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Pareja, J. (1976). Meeting of the New York Psychoanalytic Society. Psychoanal Q., 45:181-182.

(1976). Psychoanalytic Quarterly, 45:181-182

Meeting of the New York Psychoanalytic Society

John Pareja

April 16, 1974. DISTURBANCES OF THE SENSE OF TIME. Freud Memorial Lecture. Jacob A. Arlow, M.D.

Dr. Arlow examined disturbances in the subjective sense of time, focusing on four elements that shape the time experience: the sense of self, affect, unconscious fantasies, and ideas concerning death. Arising from childhood impressions of physiologic duration connected with intervals between need and gratification, time becomes the representative of realistic necessity; frustrations experienced at subsequent developmental levels intensify the connection between time and reality. Hearing that time flies, heals, can be saved, wasted, or even killed reenforces the child's metaphorical and concretistic notions of time. In fantasy, time may be dealt with a sa substance extended in space or as a being with human attributes. As a substance, it may serve as a derivative representation of objects specific for the various phases of psychosexual development: milk, the fecal mass, the paternal phallus producing an endless stream of fluid. The child's grasp of causality and counting introduces the concept of a unidirectional and unalterable flow of time as well as the awareness that each moment has a specific and unalterable number in the history of eternity.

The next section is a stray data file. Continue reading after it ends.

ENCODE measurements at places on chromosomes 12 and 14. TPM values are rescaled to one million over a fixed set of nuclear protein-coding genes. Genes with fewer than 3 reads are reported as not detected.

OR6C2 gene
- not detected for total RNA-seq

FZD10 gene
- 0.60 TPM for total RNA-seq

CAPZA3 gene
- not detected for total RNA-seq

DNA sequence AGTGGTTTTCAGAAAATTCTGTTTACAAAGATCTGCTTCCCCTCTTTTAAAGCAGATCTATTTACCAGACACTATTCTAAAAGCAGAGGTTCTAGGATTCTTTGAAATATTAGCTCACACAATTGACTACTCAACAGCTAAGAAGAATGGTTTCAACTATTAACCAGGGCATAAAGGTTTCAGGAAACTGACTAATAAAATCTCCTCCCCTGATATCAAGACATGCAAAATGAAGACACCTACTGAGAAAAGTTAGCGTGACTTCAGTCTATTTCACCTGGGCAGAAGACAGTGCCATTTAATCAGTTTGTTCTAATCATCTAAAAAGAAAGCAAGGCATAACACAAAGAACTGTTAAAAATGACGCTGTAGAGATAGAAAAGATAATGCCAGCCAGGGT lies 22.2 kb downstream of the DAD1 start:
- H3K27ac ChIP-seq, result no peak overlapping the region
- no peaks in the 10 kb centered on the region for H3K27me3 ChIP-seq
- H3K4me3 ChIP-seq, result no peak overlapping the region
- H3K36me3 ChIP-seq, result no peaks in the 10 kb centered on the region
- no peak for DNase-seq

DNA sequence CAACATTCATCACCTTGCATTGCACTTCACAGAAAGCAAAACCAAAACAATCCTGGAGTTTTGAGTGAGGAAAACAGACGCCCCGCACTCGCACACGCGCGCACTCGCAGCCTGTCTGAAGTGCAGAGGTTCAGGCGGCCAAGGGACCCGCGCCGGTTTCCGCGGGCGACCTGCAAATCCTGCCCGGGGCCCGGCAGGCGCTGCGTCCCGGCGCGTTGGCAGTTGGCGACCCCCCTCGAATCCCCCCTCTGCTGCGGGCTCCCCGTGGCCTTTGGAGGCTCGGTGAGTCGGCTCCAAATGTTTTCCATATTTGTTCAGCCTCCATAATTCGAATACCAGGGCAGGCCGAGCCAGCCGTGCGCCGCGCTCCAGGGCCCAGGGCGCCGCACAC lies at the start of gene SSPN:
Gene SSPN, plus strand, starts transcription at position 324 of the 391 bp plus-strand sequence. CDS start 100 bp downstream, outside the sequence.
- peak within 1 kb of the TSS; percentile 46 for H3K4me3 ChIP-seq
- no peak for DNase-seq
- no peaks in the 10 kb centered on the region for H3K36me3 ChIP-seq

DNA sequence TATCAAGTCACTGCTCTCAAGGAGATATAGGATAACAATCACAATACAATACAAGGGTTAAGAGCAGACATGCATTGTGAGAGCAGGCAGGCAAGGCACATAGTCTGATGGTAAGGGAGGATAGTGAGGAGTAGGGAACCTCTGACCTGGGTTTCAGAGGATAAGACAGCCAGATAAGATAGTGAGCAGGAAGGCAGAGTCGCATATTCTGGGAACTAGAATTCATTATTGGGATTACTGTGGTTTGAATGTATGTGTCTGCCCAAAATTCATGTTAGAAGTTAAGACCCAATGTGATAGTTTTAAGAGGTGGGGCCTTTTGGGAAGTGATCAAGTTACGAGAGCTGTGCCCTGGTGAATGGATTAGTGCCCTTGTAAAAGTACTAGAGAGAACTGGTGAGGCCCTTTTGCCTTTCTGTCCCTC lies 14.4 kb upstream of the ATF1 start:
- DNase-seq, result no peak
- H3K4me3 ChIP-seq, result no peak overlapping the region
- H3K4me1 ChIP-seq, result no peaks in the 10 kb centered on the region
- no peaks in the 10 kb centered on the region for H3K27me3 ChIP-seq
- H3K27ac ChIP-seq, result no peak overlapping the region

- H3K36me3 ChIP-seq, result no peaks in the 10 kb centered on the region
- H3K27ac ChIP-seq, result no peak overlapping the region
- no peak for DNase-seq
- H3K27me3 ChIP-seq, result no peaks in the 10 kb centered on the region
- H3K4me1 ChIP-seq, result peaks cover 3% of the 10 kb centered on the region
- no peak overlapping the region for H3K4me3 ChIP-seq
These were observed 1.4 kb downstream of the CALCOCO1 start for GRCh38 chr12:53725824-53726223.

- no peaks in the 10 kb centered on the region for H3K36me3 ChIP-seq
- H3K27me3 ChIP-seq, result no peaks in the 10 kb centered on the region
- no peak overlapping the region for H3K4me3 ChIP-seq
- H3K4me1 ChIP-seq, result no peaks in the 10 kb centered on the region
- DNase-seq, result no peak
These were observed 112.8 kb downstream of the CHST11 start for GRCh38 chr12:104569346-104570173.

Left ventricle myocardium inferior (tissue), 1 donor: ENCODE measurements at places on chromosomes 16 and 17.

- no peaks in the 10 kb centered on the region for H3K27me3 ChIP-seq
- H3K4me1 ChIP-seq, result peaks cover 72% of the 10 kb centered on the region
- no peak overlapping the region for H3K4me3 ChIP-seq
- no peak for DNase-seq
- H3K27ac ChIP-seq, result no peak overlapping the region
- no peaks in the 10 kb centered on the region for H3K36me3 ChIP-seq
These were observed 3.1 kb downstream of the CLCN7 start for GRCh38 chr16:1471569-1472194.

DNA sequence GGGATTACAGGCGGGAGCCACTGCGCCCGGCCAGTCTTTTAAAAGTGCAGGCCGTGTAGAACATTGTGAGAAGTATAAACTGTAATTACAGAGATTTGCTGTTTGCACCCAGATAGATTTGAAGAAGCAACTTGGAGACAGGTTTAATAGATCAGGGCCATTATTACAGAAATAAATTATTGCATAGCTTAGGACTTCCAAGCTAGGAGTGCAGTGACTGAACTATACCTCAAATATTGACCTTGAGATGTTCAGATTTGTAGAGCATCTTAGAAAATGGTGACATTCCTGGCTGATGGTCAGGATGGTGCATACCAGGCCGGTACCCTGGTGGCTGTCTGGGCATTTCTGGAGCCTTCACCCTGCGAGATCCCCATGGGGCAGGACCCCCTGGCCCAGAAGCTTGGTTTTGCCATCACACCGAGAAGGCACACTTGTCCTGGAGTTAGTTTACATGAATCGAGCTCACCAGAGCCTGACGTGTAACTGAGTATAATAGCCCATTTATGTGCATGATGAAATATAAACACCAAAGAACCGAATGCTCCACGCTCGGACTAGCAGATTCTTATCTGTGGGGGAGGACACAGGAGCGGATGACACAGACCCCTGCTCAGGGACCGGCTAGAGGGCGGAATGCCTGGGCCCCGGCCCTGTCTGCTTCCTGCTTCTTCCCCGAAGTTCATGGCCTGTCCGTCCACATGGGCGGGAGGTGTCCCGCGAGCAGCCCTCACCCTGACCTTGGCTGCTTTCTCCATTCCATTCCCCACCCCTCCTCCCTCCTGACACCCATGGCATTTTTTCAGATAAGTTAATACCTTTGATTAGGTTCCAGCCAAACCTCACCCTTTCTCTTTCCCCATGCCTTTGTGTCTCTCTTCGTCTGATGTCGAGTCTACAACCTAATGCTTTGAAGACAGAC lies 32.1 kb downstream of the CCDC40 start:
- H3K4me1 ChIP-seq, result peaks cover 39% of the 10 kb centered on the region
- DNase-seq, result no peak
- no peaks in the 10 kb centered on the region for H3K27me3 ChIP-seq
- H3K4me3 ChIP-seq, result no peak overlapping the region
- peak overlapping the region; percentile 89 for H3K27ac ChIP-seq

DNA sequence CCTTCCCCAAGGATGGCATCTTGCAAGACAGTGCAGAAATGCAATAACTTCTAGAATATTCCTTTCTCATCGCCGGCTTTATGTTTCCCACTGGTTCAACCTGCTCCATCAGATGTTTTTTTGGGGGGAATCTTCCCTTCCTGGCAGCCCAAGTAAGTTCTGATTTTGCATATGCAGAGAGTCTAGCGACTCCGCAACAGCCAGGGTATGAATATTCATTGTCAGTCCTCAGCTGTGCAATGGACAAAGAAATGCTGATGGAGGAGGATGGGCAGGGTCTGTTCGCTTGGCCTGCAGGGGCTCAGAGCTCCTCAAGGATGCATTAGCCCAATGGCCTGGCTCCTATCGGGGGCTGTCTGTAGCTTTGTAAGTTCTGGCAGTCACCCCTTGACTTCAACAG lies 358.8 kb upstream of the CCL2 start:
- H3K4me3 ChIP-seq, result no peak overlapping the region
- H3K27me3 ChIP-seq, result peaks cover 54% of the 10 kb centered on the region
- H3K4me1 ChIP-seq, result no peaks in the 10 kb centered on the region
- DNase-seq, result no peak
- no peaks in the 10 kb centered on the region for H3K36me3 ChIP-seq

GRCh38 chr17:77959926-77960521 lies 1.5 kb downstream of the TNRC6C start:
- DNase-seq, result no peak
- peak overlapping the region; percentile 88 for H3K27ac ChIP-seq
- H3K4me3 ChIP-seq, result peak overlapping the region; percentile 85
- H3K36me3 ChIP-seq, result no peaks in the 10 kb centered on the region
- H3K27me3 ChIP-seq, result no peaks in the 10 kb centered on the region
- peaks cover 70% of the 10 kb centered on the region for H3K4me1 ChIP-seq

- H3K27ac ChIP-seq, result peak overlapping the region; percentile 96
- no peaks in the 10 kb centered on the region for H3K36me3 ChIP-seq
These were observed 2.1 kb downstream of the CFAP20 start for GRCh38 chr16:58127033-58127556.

The developing sense of self carries a time dimension; each present moment is experienced by the self in terms of past memories, fantasies, and future anticipations. Clinically, as in depersonalization and déjà vu, alterations in sense of self and in experiences of time often occur concomitantly.

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